Polycystic ovary syndrome (PCOS) is a common metabolic-hormonal condition that affects millions of women. At the root of it is a predisposition to insulin resistance, the consequences of which are hormonal imbalances - including estrogen dominance, progesterone deficiency, and most notably an excess of androgens (“male” hormones).
Symptoms of PCOS vary among affected women but may include acne, excess facial hair, male-pattern hair loss, menstrual irregularities (such as absent, infrequent, or heavy periods and PMS), fertility challenges, and sometimes considerable difficulty managing weight – even with a woman’s best efforts to maintain a healthy lifestyle with clean eating and exercise.
Mood imbalances are also common, as insulin resistance and hormonal imbalances in PCOS can predispose a woman to depression and anxiety. It’s important to actively address PCOS, as insulin resistance increases the risk of developing Type 2 Diabetes and all the consequent cardiovascular risks of heart disease and stroke.
Thankfully, there are a great number of evidence-based treatment options and lifestyle factors that can help women with PCOS improve their insulin sensitivity and hormone balance.
How Do You Know If You Have PCOS?
Diagnosis may be made based on the presence of several symptoms and the results of diagnostic tests:
Conventional blood testing usually includes luteinizing hormone (LH), follicular stimulating hormone (FSH) and testosterone. However, these tests may or may not be abnormal in someone with PCOS, as their values depend on multiple factors.
Sometimes an ultrasound is performed to look for cysts on the ovaries, but again cysts may or may not be present.
Dry urine hormone testing is specialized testing available through naturopathic doctors, and offers a much broader analysis of a woman’s sex hormones and their metabolites, as well as adrenal function. This is a crucial and often overlooked element of testing as the adrenal glands produce pregnenolone (the precursor to sex-hormone and cortisol production) and regulate our cortisol (a stress hormone), which has significant implications for weight management and insulin sensitivity. For many women, adrenal care is an important factor in the management of PCOS.
Another often-overlooked assessment is vitamin D testing. Vitamin D is used in abundance by the ovaries, and adequate vitamin D is required to maintain good insulin sensitivity, and also affects mood.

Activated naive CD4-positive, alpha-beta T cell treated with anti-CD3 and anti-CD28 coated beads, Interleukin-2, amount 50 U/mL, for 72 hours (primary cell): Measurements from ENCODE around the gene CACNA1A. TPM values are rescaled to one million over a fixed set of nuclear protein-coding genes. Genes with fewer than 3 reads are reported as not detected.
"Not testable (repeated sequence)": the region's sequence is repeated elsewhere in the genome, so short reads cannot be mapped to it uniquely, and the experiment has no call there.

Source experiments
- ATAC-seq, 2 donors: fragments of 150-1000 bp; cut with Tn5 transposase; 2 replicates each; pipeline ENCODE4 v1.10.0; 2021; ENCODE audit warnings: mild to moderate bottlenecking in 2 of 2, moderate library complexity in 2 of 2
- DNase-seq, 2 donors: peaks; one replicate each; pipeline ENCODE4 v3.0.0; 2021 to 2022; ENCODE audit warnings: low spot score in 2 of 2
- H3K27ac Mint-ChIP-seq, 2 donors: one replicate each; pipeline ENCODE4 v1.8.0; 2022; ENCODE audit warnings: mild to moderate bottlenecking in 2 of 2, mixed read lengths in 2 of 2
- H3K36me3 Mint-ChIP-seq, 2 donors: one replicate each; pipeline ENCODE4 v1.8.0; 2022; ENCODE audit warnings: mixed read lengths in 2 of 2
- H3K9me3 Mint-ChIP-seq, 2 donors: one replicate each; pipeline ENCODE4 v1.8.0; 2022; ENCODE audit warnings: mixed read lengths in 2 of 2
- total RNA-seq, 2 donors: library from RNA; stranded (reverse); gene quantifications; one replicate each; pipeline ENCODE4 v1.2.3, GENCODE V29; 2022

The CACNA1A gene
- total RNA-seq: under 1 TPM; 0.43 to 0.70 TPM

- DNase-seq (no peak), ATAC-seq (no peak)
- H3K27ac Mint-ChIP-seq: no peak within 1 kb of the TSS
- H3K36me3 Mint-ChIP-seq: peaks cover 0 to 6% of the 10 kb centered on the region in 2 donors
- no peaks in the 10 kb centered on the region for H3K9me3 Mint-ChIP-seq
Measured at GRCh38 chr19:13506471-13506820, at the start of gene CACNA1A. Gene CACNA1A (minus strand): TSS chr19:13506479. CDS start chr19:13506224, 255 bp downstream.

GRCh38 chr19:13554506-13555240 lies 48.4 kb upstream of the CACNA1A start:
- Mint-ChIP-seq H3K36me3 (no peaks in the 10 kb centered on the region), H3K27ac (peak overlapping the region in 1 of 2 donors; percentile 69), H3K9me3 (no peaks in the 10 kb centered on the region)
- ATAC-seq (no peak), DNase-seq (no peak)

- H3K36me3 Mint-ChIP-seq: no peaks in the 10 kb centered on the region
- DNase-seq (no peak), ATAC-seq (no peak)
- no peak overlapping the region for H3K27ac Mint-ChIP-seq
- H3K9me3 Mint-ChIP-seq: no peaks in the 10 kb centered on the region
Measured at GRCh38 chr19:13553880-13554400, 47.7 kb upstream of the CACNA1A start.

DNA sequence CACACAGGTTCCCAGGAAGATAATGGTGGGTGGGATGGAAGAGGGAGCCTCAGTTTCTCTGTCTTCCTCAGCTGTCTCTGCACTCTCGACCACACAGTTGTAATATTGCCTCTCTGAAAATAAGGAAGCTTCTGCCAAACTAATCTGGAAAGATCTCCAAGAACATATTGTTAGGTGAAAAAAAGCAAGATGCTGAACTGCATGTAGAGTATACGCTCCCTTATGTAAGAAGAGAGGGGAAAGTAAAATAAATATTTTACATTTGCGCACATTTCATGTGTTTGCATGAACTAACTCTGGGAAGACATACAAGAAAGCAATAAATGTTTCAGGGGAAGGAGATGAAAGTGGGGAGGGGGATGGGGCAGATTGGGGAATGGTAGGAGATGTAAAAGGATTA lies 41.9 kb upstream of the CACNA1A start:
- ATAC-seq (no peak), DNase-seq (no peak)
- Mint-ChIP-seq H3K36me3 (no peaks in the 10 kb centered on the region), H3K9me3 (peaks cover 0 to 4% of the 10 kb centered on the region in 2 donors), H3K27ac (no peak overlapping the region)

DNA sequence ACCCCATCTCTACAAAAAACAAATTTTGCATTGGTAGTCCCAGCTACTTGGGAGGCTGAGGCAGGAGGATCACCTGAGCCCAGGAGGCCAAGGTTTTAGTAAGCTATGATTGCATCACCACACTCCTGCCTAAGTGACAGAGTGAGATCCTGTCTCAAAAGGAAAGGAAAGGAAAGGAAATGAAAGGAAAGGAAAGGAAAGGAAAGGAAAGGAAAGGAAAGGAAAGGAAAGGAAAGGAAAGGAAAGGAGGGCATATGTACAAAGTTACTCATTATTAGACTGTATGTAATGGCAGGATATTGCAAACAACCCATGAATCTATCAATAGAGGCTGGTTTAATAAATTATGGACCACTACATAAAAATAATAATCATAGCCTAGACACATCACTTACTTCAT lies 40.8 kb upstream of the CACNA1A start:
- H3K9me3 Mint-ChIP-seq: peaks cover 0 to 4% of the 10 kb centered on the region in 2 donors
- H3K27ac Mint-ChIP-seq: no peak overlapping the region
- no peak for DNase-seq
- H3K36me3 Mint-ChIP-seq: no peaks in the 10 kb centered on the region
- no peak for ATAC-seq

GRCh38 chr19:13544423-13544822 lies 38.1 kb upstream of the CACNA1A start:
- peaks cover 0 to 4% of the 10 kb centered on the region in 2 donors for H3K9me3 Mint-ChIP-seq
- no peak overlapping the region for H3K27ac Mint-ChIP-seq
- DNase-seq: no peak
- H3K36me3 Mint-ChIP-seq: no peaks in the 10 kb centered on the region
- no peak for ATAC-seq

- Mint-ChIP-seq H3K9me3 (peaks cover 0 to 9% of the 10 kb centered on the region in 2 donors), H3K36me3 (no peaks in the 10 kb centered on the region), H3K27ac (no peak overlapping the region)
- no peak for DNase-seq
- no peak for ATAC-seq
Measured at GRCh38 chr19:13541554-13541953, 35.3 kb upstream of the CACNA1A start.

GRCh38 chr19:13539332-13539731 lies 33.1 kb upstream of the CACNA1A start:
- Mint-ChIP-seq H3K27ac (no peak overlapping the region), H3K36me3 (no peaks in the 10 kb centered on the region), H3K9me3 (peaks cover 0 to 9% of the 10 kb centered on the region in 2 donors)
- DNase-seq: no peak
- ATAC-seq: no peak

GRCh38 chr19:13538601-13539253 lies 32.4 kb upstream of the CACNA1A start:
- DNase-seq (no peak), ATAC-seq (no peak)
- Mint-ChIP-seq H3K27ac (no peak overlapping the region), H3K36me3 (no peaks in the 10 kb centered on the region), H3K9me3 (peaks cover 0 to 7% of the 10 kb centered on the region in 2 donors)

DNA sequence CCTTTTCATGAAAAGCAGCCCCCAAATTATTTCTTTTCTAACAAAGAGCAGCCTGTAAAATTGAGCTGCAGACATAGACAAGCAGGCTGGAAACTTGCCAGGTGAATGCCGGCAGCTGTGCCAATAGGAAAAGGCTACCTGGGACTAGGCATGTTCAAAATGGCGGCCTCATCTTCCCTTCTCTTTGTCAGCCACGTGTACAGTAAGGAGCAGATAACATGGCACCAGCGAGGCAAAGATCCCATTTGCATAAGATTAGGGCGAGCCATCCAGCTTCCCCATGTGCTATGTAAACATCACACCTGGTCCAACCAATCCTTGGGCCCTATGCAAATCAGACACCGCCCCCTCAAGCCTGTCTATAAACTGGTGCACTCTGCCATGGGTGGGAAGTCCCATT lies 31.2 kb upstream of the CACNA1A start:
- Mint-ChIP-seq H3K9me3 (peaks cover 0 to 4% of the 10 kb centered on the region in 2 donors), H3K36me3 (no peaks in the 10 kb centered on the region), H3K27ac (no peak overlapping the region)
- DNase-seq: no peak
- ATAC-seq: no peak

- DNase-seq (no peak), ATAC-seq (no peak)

So you have PCOS. Now what? The goal of treating PCOS is to correct underlying metabolic and hormone imbalances. Your naturopathic doctor will counsel you regarding treatment options such as diet and exercise modifications, nutritional supplements or herbs that could help to support your physiology. Thankfully, there’s loads of hope! There’s so much that can be done to help women to address PCOS. Here are the top 5 ways in which women with PCOS can start to reclaim their health: 1) Get active! Strength training improves insulin sensitivity to help optimize blood sugar regulation, which helps to correct hormone imbalance. Aim for 2 x20-minute strength training sessions per week, and 30 minutes of moderate aerobic activity 5 days per week. 2) Eat plenty of protein, healthy fats, non-starchy veggies. Whole grains and starchy root vegetables should make up no more than 25% of your meals. 3) Avoid refined flours and sugars as these spikes the blood sugar and lead to insulin insensitivity 4) Avoiding hormone-disrupting environmental toxins: avoiding eating and drinking out of plastics, eating organic foods, and using non-toxic cleaning products is a great way to start. 5) Find your Zen! Stress management is extremely important for our overall health, and even more so in women with PCOS, as stress can affect blood sugar regulation and adrenal hormone production. Some examples of helpful tools are counselling, the Emotional Freedom Technique, meditation, and acupuncture. If you’re ready to get to the root of your PCOS and find customized solutions for you, visit us at Main Street Naturopathic Clinic!